Ingenuity + Langella Make Sundance's Indie Robot Film Succeed
On January 26th, for the first time ever, the Sundance Film Festival left Park City, Utah. As part of the inaugural Sundance Film Festival USA initiative, nine of the festival's films and filmmakers were sent to screen at nine cities around the country.
Frank Langella stars in Robot & Frank
It was a packed house at the screening of Robot & Frank at the Brooklyn Academy of Music and, by the end of the movie, it became pretty apparent that the audience was filled with a lot of the film's crew members. The indie movie was shot about 20 miles upstate of New York City.
The star-studded film is a quirky comedy set sometime in the near future in which an elderly ex-jewel thief named Frank (Frank Langella) gets saddled with a health aide robot at the behest of his son (James Marsden). Though at first resistant to the idea of the robot, soon Frank finds nefarious uses for the gadget and an oddball and wonderful buddy comedy ensues.
The screening of the film was followed with a Q&A session with first-time director Jake Schreier, who among other things explained how the film grew from the thesis project of screenwriter and Schreier NYU classmate, Christopher D. Ford.
Director Jake Schreier
"When he first wrote the script, it was set more than 50 years into the future and we couldn't afford that," Schreier explains. "We decided to set it five to ten years into the future." The budget also factored into the decision to re-locate the story to a quaint suburban town as opposed to the city. This allowed the filmmakers to get away with showcasing fewer futuristic gadgets and, therefore, allowed them to create fewer special effects.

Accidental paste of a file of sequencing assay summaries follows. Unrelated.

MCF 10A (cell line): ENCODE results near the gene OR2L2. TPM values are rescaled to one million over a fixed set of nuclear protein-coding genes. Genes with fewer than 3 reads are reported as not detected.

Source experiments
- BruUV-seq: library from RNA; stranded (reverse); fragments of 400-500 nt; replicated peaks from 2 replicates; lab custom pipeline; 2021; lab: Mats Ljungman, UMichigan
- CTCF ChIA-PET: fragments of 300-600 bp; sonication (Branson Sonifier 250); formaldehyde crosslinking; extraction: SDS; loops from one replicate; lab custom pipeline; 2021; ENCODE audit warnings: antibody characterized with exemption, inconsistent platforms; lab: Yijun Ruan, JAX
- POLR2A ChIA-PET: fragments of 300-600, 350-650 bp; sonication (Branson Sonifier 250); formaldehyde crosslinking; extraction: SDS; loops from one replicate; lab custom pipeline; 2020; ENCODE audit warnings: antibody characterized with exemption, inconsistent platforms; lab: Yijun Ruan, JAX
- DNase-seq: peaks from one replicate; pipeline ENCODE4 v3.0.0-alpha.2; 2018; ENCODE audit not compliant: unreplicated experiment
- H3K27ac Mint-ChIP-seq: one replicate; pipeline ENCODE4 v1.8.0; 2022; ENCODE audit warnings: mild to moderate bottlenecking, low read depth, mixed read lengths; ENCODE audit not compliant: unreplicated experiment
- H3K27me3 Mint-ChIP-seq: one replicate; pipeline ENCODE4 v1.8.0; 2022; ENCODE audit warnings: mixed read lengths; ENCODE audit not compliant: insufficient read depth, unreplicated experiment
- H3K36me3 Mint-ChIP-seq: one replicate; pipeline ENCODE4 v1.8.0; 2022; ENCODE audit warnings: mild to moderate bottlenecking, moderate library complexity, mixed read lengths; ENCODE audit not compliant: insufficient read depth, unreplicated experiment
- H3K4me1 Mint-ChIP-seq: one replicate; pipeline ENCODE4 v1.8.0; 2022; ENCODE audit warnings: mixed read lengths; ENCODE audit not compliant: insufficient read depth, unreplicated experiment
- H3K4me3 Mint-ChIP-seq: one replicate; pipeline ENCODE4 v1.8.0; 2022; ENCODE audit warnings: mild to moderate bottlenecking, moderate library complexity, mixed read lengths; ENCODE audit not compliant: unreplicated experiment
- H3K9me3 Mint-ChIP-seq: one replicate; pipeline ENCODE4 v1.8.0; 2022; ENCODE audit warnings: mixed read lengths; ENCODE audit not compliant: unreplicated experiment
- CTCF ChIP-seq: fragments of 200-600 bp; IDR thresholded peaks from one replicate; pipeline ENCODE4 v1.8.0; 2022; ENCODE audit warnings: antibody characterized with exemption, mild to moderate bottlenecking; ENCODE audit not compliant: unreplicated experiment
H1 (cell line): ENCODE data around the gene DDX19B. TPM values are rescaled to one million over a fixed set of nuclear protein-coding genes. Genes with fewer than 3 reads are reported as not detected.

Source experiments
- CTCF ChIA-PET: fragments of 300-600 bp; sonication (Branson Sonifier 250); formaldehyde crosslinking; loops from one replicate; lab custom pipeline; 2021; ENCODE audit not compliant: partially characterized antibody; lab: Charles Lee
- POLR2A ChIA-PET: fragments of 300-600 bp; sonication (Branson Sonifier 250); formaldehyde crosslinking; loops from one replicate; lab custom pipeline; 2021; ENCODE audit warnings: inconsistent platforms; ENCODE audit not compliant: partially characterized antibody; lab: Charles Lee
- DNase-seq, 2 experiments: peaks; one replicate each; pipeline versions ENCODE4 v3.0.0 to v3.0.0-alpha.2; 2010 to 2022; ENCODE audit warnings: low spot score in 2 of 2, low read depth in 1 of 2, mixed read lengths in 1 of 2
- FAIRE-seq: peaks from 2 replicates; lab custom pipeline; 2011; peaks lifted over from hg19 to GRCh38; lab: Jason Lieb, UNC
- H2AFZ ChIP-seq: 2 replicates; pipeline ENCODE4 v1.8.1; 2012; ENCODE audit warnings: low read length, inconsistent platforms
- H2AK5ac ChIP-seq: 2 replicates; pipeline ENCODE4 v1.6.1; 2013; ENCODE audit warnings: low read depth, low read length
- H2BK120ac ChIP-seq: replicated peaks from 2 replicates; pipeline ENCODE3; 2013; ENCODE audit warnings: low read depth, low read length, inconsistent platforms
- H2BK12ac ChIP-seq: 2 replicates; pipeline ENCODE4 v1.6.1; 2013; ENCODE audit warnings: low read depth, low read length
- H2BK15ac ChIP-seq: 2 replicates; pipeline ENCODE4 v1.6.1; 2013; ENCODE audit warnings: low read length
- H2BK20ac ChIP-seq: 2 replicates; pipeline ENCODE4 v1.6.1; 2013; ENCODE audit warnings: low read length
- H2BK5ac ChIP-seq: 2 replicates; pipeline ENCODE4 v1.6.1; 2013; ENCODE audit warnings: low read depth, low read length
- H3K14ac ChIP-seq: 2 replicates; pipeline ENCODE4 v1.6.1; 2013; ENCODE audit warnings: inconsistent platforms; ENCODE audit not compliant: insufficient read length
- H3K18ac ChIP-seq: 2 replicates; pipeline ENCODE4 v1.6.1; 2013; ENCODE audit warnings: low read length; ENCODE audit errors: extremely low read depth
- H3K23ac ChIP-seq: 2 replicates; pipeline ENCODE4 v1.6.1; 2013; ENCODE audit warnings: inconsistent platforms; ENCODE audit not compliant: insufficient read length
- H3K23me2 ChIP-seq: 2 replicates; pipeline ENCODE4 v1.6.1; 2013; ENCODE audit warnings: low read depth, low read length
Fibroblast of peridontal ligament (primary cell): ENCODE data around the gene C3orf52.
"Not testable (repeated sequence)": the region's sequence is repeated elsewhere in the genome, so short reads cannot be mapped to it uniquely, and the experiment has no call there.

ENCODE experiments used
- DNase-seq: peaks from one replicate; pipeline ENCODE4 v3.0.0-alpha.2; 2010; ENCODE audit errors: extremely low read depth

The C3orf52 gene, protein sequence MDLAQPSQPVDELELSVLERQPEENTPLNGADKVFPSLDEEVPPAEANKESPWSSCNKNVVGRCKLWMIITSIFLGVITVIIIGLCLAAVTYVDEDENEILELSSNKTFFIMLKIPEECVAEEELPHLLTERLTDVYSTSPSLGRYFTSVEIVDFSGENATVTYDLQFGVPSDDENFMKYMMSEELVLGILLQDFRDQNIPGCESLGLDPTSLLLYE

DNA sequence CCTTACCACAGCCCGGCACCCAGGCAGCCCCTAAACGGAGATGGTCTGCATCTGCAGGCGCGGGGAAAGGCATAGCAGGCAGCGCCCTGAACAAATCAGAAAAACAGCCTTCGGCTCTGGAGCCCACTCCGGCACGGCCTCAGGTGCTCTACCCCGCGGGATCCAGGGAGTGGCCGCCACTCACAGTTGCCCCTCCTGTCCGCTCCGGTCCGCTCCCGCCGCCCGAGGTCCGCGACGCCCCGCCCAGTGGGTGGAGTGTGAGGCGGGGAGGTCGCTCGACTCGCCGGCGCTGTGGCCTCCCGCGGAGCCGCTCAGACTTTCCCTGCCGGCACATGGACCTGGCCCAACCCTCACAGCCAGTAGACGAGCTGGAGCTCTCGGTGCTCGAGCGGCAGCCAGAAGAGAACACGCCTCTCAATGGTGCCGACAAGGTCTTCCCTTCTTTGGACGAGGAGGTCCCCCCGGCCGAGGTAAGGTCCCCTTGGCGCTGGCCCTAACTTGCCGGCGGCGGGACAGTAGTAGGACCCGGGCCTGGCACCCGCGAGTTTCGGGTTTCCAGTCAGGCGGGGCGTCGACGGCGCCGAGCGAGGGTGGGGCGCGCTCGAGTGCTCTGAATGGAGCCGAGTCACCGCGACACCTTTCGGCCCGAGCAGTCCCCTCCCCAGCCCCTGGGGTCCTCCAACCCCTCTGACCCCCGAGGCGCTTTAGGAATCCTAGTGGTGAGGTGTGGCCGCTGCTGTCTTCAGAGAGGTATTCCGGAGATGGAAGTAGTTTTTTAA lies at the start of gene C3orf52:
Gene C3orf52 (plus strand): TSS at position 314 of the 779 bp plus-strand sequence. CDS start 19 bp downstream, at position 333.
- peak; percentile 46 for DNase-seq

"It also created layers of different stuff," Schreier says. "The juxtaposition of the shiny white robot and Frank's overrun home."
The titular robot is actually made up of a suit provided by Alterian Inc., the company also responsible for Daft Punk's helmets and the fat suit in the Farrelley Brothers' comedy Shallow Hal. While filming, the suit was inhabited by a dancer named Rachel Ma, who had to take two-minute breaks after every shot in order to combat the 100-degree heat.
Later on in post, Schreier and editor Jacob Craycroft brought in actor Peter Sarsgaard to dub in the voice of the robot. "There is a hearkening to HAL," Schreier admits in response to an audience question about the resemblance between Sarsgaard's robot voice and that of the villainous HAL 9000 computer from 2001: A Space Odyssey. "In some ways, you're bound to cinema history. Not only in terms of what a robot sounds like but also in what the audience will accept."
Robot & Frank was shot on the ARRI Alexa, with cinematographer Matthew J. Lloyd using lenses from the 1970s to, as Schreier puts it, "take the digital edge off." He continues, "There are parts of those lenses that can't be in focus and it made everything very soft. "
Susan Sarandon and Frank Langella
The film is one of Sundance's big success stories this year. It has been picked up for distribution by Sony Pictures in association with Samuel Goldwyn and was a co-winner of the festival's Alfred P. Sloan Feature Film Prize.
"So much of the relationship at the heart of the movie came from Frank Langella," Scheier says, happy to give credit where credit is due. "When I first met Frank with this script, he wanted to make sure we saw it the same way he did. He wanted it to connect emotionally rather than being just a silly robot movie.
"This movie only exists," the director concludes, "because Frank was able to walk out of his trailer and nail every shot in three takes."